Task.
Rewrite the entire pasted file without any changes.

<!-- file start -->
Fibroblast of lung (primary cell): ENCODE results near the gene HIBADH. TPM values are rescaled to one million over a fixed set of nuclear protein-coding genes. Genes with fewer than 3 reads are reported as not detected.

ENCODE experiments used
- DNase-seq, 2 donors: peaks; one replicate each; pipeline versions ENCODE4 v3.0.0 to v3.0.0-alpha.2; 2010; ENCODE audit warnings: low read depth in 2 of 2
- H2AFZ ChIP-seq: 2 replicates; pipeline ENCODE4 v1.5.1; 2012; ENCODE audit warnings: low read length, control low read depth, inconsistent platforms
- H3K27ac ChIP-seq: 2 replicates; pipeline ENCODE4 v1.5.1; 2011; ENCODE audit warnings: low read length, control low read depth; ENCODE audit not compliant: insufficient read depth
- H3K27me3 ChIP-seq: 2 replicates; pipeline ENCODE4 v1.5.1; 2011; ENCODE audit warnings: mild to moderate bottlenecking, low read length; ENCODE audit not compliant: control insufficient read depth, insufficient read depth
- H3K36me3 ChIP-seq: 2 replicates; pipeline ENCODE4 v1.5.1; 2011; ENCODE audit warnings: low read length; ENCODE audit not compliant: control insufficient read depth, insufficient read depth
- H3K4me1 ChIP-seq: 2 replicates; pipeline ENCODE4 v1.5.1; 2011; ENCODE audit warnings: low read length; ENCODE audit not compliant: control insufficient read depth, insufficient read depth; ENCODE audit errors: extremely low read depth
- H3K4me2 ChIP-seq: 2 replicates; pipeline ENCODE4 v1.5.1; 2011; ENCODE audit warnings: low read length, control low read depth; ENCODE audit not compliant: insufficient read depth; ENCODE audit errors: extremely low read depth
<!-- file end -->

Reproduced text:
Fibroblast of lung (primary cell): ENCODE results near the gene HIBADH. TPM values are rescaled to one million over a fixed set of nuclear protein-coding genes. Genes with fewer than 3 reads are reported as not detected.

ENCODE experiments used
- DNase-seq, 2 donors: peaks; one replicate each; pipeline versions ENCODE4 v3.0.0 to v3.0.0-alpha.2; 2010; ENCODE audit warnings: low read depth in 2 of 2
- H2AFZ ChIP-seq: 2 replicates; pipeline ENCODE4 v1.5.1; 2012; ENCODE audit warnings: low read length, control low read depth, inconsistent platforms
- H3K27ac ChIP-seq: 2 replicates; pipeline ENCODE4 v1.5.1; 2011; ENCODE audit warnings: low read length, control low read depth; ENCODE audit not compliant: insufficient read depth
- H3K27me3 ChIP-seq: 2 replicates; pipeline ENCODE4 v1.5.1; 2011; ENCODE audit warnings: mild to moderate bottlenecking, low read length; ENCODE audit not compliant: control insufficient read depth, insufficient read depth
- H3K36me3 ChIP-seq: 2 replicates; pipeline ENCODE4 v1.5.1; 2011; ENCODE audit warnings: low read length; ENCODE audit not compliant: control insufficient read depth, insufficient read depth
- H3K4me1 ChIP-seq: 2 replicates; pipeline ENCODE4 v1.5.1; 2011; ENCODE audit warnings: low read length; ENCODE audit not compliant: control insufficient read depth, insufficient read depth; ENCODE audit errors: extremely low read depth
- H3K4me2 ChIP-seq: 2 replicates; pipeline ENCODE4 v1.5.1; 2011; ENCODE audit warnings: low read length, control low read depth; ENCODE audit not compliant: insufficient read depth; ENCODE audit errors: extremely low read depth